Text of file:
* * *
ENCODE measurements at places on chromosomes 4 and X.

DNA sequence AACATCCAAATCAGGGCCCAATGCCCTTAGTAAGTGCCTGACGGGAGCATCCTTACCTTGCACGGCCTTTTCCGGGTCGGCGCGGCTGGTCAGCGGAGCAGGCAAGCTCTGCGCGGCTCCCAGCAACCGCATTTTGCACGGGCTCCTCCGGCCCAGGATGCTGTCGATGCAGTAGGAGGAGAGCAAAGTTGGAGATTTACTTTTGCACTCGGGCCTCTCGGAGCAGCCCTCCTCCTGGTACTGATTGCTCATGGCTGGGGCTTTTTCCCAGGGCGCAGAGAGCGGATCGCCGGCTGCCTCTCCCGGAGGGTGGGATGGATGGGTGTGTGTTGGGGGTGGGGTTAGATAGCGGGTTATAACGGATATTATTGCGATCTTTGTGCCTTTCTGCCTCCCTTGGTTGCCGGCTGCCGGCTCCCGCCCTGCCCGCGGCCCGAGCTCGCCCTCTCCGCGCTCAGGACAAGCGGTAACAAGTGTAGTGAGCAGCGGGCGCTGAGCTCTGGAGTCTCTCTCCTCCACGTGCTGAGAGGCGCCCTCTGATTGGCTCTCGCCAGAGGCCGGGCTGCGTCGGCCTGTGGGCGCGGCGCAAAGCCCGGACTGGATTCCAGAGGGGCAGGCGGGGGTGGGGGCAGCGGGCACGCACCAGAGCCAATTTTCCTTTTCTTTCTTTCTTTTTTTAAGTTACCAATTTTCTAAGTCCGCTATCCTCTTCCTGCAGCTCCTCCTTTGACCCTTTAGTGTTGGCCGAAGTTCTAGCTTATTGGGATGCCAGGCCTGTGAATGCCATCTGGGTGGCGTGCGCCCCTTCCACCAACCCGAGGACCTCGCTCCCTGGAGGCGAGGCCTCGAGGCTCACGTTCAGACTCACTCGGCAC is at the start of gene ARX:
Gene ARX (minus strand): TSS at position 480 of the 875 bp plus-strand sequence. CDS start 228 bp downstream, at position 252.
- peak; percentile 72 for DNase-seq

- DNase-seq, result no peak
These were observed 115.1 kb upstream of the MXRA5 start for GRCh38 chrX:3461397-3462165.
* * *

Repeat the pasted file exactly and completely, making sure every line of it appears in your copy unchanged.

ENCODE measurements at places on chromosomes 4 and X.

DNA sequence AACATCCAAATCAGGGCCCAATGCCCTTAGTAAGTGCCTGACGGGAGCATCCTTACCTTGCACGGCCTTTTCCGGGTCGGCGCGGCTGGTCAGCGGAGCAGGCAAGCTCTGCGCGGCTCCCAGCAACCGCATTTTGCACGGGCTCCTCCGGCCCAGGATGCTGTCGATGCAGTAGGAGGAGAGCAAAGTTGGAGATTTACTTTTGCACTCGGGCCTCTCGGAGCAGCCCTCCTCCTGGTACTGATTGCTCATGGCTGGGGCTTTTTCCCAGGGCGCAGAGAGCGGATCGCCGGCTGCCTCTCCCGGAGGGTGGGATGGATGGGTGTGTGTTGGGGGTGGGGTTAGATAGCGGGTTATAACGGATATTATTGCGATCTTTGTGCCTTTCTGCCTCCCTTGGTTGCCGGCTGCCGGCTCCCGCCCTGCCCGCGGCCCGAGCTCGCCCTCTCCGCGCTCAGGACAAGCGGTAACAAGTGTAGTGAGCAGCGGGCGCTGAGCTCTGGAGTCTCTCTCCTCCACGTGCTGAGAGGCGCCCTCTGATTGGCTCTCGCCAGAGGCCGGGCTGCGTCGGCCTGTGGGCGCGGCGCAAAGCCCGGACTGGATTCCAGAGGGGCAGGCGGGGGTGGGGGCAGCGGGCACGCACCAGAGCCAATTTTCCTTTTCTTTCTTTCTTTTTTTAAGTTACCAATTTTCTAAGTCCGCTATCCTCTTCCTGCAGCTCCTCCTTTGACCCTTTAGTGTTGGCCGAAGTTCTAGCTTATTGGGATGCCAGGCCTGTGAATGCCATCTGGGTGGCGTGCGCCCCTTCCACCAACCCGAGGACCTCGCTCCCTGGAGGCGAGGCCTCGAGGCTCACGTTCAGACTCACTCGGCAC is at the start of gene ARX:
Gene ARX (minus strand): TSS at position 480 of the 875 bp plus-strand sequence. CDS start 228 bp downstream, at position 252.
- peak; percentile 72 for DNase-seq

- DNase-seq, result no peak
These were observed 115.1 kb upstream of the MXRA5 start for GRCh38 chrX:3461397-3462165.